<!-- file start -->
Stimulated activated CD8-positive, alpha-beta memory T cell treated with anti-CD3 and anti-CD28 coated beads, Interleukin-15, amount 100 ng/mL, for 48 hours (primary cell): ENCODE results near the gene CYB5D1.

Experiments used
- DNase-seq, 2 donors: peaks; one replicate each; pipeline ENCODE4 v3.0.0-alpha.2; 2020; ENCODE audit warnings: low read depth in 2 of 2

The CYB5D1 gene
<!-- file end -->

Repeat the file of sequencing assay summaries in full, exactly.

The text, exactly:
Stimulated activated CD8-positive, alpha-beta memory T cell treated with anti-CD3 and anti-CD28 coated beads, Interleukin-15, amount 100 ng/mL, for 48 hours (primary cell): ENCODE results near the gene CYB5D1.

Experiments used
- DNase-seq, 2 donors: peaks; one replicate each; pipeline ENCODE4 v3.0.0-alpha.2; 2020; ENCODE audit warnings: low read depth in 2 of 2

The CYB5D1 gene